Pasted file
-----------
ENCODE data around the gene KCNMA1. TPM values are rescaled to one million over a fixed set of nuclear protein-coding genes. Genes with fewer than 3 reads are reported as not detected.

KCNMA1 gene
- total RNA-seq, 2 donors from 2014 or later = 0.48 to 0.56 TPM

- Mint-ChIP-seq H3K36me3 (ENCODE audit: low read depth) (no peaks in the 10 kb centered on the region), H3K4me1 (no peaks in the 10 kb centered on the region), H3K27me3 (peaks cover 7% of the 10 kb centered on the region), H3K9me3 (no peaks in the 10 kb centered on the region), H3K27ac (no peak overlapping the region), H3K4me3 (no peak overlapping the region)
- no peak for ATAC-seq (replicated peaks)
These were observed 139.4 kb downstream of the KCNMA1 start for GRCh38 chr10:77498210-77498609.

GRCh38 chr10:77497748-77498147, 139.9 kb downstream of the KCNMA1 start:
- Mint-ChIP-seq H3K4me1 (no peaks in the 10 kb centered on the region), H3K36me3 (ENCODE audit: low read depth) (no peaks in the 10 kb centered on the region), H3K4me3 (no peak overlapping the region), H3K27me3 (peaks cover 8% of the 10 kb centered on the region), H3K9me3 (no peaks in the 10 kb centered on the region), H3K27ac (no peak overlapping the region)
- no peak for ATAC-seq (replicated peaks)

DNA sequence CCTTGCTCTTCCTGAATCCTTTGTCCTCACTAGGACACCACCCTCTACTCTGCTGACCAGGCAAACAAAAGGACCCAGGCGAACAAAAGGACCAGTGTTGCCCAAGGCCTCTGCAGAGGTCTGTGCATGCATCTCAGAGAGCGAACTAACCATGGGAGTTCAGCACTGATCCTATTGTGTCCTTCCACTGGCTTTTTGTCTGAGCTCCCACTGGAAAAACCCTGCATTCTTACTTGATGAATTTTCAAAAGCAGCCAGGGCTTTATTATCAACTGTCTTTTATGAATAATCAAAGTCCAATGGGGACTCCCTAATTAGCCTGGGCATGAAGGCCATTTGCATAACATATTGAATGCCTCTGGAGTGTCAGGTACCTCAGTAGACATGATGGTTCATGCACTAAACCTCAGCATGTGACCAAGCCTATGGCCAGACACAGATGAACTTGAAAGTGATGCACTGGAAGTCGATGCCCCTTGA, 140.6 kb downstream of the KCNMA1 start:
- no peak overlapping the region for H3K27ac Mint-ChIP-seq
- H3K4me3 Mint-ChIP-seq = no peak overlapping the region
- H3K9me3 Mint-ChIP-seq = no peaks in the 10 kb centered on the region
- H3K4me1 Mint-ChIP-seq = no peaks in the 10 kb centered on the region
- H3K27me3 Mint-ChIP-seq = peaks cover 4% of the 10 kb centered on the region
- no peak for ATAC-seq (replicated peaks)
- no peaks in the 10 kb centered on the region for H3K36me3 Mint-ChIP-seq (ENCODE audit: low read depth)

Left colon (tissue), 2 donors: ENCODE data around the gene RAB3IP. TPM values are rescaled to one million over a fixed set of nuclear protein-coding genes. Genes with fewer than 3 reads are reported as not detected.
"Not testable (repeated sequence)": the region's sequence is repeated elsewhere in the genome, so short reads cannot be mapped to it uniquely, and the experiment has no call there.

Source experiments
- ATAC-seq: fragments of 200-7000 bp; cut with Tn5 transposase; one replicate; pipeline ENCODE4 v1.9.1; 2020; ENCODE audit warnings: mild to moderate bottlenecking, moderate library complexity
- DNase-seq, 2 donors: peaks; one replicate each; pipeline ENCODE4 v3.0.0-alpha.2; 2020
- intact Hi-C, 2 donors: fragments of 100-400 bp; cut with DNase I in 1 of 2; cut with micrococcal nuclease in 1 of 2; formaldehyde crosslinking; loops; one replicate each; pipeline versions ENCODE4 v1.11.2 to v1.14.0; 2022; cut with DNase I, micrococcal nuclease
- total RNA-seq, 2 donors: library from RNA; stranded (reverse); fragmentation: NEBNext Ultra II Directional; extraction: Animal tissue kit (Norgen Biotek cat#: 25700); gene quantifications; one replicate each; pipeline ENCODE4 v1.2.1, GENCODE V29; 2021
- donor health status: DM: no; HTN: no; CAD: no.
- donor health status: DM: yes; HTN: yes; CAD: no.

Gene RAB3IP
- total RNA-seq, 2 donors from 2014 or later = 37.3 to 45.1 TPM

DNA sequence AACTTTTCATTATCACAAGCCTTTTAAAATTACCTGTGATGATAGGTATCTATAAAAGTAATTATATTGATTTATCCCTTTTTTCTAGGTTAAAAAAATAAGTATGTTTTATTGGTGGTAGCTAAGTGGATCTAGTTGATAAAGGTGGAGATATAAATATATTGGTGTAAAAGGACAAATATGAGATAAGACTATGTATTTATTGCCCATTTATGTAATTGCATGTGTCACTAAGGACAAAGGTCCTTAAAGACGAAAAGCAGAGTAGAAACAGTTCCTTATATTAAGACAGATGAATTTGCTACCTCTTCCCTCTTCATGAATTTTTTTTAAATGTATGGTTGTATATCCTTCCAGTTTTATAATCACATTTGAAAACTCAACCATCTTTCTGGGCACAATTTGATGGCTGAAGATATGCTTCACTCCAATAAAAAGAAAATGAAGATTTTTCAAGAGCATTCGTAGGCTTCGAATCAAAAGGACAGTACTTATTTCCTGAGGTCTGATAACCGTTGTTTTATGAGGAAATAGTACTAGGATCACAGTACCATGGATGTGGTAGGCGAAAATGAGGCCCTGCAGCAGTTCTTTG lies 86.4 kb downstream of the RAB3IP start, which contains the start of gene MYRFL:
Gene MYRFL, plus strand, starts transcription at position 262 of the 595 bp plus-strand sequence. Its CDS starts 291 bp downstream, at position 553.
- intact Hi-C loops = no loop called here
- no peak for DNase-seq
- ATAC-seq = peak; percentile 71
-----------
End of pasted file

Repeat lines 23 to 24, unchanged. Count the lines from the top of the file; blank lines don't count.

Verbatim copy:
- intact Hi-C, 2 donors: fragments of 100-400 bp; cut with DNase I in 1 of 2; cut with micrococcal nuclease in 1 of 2; formaldehyde crosslinking; loops; one replicate each; pipeline versions ENCODE4 v1.11.2 to v1.14.0; 2022; cut with DNase I, micrococcal nuclease
- total RNA-seq, 2 donors: library from RNA; stranded (reverse); fragmentation: NEBNext Ultra II Directional; extraction: Animal tissue kit (Norgen Biotek cat#: 25700); gene quantifications; one replicate each; pipeline ENCODE4 v1.2.1, GENCODE V29; 2021